Education task force suggests overhaul of inclusive education, math and reading curricula
Premier's task force report includes 82 recommendations around education in Newfoundland and Labrador
The Newfoundland and Labrador government could soon be making some changes to its education system, including drafting new policies around inclusive education, altering how it assesses math and language arts, and creating a new plan for dealing with issues around student mental health.
Premier Dwight Ball released his Task Force Report on Improving Educational Outcomes on Tuesday in Deer lake, an effort that was part of the government's The Way Forward plan. The premier said government's plan is to start implementing the recommendations in 2018.
Other recommendations in the report deal with issues around early learning, multicultural education, co-operative education, Indigenous education, and teacher education and professional development.
With regards to inclusive education, the task force suggests government rescind the 1996 Special Education Policy and replace it with a new "Student Support Services" policy, which would bring in a model of student support that is "independent of a philosophy of inclusion."
Part of that would include bringing back the Individual Student Support Program (ISSP) model for students receiving services from multiple government departments.
Some of the other 16 recommendations around inclusive education are introducing a second level of student assistants called "instructional assistants," getting Memorial University to include two courses on exceptionalities in its faculty of education, and for the provincial education department to develop a child health services model around educational issues.
Student mental health and wellness
The task force's report also makes more than a dozen recommendations to better address the mental health of students.
Suggestions include launching a new provincial framework on mental health, creating a new secretariat position on the Executive School Council to help implement that framework, and developing a dropout plan to lessen the current rate of 1,260 students at the high school level.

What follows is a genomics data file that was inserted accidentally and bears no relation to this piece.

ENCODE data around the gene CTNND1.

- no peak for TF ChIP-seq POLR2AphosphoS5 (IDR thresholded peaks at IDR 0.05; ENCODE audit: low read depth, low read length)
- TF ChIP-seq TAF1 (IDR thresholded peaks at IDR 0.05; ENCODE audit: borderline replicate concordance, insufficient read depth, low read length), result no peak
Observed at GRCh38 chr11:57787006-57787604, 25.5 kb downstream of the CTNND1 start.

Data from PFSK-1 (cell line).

Math and reading
The report also includes dozens of recommendations around the delivery and assessment of the math and literacy curricula in the province.
For both subject areas, it suggests abandoning provincial assessments for mathematics and language arts and replace them with national or international frameworks instead.
It also suggests eliminating the current numeracy support teacher and literacy/numeracy teacher positions. Instead, the report recommends bringing in specialists in each district that can provide leadership and support to individual schools.
Other suggestions are made around new ways to better prepare young teachers for math and science education, as well as detailed suggestions for specific grade levels.
Dr. Alice Collins says inclusion student mental health and wellness and math and reading are critical items that need to be addressed. <a href="https://t.co/j2yMjPjYUz">pic.twitter.com/j2yMjPjYUz</a>—@colleencbc
Indigenous and multicultural education
The task force also dealt with education of Indigenous students and students from non-Canadian cultures, suggesting a framework be created by June 2019 specially around the issue.
It also suggests implementing more Indigenous and multicultural courses into the curriculum, and better training for teachers in preparation to teach Indigenous students.
Early childhood education
Pre-school age education was also addressed by the task force, with the group suggesting government amend current legislation to enable schools to offer programs to children under the kindergarten age.
It also focuses on how to better transition children from age three into their first years of public school by offering more grants, creating more programs to link schools to pre-school programs, and collaborating with and borrowing ideas from other areas of the country when it comes to early childhood education.
Career and co-operative learning
Better preparing students to work in the real world was also one of the areas the report focused on, with the recommendation that more partnerships be made within the public and private sector to get students real working experience.
It also says high school students should be better educated about program requirements at MUN and CNA, that Career Education 2201 be eliminated and a new career education course be offered in Grade 8 that focuses on informed selection of senior high courses.
When it comes to training future teachers, the task force states the province should look at reviewing current standards around teacher certification and hold an annual meeting with MUN's Faculty of Education to discuss how university programs align with the needs of actual schools.
Among the several other recommendations, it suggests undertaking a full review of the Teacher Training Act and to increase oversight to provide greater leadership and resources when it comes to the professional development of teachers.
With files from Colleen Connors and Gary Moore